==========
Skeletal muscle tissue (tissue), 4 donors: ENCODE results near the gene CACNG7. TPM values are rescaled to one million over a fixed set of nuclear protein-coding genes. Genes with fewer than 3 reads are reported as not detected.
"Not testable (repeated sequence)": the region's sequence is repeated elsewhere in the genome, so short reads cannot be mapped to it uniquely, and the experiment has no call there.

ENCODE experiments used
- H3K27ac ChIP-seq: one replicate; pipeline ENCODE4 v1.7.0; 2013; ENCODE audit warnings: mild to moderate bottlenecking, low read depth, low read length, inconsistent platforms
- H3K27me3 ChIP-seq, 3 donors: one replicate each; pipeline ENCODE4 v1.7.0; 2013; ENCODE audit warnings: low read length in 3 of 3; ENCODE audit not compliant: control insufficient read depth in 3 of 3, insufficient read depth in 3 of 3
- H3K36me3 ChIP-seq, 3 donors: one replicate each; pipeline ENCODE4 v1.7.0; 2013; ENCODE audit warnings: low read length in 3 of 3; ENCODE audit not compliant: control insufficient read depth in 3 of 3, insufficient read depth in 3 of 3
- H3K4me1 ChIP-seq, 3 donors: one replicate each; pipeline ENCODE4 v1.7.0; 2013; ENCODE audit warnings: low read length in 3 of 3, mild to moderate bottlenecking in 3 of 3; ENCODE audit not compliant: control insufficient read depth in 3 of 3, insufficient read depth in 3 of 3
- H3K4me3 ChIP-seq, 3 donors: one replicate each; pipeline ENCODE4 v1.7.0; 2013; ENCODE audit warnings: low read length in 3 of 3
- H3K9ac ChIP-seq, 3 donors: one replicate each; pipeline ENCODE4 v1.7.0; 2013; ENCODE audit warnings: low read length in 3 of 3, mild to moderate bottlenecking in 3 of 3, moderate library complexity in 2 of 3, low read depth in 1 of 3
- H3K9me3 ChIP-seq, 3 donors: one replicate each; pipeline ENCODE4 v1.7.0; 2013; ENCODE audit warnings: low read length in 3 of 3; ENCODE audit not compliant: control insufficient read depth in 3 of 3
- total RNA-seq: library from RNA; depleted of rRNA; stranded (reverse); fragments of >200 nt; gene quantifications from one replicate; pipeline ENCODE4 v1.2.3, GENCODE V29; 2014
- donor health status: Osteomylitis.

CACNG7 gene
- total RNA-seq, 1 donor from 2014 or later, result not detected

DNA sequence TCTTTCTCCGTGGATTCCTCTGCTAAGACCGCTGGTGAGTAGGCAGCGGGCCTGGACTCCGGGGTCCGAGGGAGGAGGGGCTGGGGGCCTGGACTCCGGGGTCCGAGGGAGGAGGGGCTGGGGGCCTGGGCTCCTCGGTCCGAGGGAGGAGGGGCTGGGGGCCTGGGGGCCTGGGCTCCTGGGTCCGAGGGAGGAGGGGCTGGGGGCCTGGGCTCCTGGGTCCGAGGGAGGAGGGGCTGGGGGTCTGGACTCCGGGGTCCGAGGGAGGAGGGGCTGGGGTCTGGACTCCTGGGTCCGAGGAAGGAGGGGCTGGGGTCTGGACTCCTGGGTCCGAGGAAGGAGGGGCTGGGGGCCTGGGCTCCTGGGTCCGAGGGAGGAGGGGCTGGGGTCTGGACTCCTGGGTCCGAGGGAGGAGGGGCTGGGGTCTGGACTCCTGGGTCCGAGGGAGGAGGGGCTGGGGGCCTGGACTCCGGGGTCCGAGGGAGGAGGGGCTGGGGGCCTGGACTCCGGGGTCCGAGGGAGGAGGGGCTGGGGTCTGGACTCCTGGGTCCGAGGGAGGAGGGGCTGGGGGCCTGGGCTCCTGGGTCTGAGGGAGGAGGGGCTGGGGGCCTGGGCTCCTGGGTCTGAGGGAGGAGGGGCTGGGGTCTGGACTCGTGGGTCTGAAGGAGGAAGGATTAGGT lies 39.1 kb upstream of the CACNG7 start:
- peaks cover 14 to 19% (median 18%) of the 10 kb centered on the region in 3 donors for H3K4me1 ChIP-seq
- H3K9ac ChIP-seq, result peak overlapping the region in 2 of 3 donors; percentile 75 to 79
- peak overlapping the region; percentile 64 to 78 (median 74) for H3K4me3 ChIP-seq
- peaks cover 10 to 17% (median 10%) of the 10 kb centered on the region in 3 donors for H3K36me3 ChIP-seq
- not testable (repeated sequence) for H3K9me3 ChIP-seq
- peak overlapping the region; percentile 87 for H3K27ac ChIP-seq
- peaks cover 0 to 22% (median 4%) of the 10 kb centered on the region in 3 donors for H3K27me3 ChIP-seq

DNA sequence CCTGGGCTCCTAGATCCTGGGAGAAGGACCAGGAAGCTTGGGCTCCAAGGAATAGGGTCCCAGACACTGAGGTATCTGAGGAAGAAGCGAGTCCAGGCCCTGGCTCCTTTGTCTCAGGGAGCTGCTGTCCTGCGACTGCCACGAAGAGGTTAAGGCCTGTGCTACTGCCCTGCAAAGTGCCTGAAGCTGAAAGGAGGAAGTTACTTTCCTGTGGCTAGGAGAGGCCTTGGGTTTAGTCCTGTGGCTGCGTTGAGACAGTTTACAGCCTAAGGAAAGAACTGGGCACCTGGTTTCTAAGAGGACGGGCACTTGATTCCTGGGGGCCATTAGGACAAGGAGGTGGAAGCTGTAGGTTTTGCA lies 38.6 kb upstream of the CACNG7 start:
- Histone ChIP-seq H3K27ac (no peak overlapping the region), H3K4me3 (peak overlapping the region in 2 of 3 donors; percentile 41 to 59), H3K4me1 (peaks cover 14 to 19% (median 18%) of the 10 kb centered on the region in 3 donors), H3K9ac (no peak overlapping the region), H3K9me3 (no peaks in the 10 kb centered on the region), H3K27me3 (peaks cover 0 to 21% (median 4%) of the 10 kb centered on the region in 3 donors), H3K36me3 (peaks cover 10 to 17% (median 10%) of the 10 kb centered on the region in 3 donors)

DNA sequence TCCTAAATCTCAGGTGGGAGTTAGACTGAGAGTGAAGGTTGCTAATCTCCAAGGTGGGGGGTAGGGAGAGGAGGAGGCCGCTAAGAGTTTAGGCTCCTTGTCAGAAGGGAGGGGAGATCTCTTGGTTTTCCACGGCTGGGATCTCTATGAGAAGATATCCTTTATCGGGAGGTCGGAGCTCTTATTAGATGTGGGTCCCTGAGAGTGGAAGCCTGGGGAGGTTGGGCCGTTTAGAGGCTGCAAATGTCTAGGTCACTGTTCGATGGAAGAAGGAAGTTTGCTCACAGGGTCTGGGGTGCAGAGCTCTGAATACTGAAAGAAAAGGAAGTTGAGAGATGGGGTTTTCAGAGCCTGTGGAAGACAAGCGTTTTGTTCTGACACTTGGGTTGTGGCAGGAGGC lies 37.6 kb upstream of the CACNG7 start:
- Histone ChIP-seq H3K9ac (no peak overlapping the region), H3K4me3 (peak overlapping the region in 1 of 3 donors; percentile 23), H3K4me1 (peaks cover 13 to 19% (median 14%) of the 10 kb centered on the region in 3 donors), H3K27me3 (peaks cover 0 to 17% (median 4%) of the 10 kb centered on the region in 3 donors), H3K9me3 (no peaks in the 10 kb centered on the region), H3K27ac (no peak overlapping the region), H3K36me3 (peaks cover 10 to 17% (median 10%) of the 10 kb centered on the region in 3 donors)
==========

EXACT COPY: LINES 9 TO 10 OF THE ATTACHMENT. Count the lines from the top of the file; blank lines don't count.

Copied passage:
- H3K9ac ChIP-seq, 3 donors: one replicate each; pipeline ENCODE4 v1.7.0; 2013; ENCODE audit warnings: low read length in 3 of 3, mild to moderate bottlenecking in 3 of 3, moderate library complexity in 2 of 3, low read depth in 1 of 3
- H3K9me3 ChIP-seq, 3 donors: one replicate each; pipeline ENCODE4 v1.7.0; 2013; ENCODE audit warnings: low read length in 3 of 3; ENCODE audit not compliant: control insufficient read depth in 3 of 3